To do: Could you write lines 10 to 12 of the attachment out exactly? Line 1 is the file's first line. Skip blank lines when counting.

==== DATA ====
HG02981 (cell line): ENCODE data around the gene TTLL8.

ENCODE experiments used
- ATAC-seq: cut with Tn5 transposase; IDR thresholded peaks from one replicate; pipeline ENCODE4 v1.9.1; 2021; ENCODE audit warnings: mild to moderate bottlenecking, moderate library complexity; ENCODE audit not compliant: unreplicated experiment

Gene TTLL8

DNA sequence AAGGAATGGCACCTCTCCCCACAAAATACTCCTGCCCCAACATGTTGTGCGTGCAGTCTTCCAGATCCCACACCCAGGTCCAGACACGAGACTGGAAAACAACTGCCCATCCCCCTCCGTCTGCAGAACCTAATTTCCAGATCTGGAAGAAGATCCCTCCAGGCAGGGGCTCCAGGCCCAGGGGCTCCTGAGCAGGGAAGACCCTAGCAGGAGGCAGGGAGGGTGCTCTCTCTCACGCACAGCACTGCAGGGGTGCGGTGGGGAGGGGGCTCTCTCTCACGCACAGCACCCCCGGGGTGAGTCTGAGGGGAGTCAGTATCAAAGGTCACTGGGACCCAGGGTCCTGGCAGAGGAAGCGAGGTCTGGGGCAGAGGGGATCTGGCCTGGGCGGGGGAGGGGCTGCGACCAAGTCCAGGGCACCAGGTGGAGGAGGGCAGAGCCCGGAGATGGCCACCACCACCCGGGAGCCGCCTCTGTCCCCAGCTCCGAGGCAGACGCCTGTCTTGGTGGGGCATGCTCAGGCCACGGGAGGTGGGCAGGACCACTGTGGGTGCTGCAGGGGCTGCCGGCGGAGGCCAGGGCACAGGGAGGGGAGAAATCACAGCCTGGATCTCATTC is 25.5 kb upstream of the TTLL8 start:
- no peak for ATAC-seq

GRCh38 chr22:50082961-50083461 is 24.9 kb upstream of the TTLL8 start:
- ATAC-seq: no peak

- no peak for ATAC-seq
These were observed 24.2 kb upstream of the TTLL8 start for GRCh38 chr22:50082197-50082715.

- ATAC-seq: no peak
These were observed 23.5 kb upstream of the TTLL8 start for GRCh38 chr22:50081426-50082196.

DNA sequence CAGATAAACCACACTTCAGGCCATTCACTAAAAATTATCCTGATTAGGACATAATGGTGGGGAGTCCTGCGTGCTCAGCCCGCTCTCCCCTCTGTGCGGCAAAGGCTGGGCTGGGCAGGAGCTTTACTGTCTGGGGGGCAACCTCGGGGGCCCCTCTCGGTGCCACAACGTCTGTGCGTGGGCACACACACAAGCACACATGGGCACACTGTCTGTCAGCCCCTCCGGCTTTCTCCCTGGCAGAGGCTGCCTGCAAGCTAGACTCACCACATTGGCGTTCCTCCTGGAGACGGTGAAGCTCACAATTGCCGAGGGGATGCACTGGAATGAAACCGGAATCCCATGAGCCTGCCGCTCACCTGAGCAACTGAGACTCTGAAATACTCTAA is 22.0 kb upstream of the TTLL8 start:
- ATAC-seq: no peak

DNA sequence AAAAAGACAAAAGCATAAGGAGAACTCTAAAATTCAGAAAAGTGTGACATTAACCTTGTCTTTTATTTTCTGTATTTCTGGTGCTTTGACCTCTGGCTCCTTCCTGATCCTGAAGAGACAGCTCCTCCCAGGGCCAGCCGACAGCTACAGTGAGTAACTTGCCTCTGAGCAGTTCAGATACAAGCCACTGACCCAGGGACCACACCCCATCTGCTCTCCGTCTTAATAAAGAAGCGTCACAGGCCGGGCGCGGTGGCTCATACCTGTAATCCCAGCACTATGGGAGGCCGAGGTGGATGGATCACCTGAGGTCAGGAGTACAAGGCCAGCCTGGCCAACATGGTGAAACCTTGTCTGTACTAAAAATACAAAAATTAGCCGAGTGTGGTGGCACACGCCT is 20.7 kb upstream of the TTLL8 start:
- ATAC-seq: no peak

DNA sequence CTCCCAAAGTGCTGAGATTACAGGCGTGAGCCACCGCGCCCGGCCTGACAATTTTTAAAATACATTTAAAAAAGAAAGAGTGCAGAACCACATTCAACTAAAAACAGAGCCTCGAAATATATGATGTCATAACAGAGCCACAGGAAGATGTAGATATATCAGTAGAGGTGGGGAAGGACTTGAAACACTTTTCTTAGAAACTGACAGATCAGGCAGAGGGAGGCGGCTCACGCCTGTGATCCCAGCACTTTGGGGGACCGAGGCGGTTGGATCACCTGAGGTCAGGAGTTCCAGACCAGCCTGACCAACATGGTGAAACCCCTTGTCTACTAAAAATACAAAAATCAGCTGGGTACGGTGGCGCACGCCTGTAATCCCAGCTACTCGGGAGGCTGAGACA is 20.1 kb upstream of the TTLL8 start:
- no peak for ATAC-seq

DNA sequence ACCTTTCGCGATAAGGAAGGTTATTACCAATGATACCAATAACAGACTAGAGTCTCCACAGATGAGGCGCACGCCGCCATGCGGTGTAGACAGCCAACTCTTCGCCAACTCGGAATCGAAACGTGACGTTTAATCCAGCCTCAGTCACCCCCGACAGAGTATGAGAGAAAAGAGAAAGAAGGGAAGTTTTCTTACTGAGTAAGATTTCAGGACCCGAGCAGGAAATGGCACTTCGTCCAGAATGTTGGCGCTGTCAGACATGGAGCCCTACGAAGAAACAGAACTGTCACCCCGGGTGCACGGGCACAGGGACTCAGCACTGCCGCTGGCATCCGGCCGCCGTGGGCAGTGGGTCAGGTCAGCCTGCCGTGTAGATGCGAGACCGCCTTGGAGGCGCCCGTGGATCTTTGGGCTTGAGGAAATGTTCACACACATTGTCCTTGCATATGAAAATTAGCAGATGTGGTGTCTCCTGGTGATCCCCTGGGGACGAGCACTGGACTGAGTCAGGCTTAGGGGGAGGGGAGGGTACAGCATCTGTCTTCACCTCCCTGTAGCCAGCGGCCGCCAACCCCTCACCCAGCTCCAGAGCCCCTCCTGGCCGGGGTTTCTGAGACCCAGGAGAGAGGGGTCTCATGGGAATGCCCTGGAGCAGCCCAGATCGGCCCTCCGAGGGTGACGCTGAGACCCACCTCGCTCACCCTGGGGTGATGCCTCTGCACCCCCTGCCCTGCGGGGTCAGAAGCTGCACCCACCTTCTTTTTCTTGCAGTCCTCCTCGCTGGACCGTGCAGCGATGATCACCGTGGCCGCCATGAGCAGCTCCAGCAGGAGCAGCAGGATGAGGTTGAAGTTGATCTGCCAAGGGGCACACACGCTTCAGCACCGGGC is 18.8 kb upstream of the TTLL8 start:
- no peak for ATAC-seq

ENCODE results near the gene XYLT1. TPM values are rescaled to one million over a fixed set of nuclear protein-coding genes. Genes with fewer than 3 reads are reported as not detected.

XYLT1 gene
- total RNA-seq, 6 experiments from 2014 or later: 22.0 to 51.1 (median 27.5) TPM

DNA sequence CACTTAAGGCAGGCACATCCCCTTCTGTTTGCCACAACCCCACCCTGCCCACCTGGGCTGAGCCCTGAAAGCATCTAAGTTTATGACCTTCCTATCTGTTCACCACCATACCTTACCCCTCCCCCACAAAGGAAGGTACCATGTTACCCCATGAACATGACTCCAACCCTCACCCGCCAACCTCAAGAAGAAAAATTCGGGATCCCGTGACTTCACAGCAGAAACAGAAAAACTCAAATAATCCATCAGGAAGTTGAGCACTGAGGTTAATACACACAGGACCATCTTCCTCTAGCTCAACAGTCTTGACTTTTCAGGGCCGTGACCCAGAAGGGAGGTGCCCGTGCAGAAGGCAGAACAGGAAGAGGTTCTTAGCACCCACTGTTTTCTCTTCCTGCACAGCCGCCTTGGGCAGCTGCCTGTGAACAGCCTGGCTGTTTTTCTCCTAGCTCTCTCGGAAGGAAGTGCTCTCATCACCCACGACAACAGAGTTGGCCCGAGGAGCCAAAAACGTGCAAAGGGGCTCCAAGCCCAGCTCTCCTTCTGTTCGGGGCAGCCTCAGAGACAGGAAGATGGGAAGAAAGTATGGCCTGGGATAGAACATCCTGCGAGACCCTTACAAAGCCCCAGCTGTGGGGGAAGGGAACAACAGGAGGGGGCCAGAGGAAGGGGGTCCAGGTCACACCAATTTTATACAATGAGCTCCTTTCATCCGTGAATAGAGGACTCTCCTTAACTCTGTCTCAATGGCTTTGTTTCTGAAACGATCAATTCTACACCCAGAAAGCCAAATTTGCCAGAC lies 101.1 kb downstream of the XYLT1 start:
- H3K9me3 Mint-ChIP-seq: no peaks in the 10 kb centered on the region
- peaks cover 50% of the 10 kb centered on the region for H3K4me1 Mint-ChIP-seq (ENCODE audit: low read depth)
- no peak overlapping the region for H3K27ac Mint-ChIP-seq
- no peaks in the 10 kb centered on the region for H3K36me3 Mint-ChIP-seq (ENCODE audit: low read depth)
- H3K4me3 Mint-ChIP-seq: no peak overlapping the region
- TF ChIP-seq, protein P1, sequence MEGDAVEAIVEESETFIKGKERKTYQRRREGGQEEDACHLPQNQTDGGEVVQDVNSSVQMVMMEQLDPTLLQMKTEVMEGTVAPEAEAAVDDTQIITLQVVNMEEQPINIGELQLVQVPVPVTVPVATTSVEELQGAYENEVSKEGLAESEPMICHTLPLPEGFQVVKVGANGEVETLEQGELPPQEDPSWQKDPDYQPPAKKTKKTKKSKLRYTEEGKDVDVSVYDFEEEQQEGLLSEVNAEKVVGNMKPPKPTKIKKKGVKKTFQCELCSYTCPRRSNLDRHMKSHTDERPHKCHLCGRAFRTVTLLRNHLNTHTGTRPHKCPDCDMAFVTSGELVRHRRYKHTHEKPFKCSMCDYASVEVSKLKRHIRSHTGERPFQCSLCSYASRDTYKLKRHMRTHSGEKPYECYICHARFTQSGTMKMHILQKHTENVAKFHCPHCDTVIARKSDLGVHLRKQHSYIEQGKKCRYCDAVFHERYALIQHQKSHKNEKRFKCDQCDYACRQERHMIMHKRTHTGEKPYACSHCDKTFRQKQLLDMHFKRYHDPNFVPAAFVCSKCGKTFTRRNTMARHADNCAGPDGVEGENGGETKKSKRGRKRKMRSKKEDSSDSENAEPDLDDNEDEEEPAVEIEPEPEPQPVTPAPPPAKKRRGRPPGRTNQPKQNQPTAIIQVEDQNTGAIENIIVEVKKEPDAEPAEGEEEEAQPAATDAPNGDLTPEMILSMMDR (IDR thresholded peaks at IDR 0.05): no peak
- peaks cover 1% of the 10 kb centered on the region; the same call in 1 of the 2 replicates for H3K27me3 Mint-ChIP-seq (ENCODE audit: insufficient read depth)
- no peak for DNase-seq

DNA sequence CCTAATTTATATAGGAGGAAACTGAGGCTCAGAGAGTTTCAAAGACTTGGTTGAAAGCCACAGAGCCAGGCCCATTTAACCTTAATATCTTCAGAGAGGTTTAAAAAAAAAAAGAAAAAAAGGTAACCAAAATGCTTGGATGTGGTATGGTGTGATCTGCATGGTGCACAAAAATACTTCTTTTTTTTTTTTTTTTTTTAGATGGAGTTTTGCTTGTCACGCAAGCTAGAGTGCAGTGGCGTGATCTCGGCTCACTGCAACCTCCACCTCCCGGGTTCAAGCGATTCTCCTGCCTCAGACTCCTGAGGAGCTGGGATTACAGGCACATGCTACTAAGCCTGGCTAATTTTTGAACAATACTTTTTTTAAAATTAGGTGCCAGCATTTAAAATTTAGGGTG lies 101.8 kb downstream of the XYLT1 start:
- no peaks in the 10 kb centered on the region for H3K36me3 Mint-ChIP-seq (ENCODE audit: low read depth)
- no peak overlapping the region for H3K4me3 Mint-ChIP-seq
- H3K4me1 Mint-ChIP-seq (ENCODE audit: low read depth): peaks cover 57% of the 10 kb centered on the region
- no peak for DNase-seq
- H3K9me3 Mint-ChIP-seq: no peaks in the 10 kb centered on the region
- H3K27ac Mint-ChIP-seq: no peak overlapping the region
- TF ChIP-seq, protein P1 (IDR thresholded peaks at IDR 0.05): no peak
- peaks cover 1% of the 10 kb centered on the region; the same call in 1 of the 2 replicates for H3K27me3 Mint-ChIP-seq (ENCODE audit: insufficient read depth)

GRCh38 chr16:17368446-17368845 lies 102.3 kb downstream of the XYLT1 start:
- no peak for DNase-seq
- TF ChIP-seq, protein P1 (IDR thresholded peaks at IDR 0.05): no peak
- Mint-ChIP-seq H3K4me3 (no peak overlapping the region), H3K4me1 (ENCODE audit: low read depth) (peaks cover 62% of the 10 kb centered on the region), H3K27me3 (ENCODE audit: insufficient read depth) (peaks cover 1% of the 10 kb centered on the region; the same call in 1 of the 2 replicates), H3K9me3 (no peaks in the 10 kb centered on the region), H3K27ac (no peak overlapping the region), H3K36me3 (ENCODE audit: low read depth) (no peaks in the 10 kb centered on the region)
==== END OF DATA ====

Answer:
These were observed 24.2 kb upstream of the TTLL8 start for GRCh38 chr22:50082197-50082715.

- ATAC-seq: no peak
These were observed 23.5 kb upstream of the TTLL8 start for GRCh38 chr22:50081426-50082196.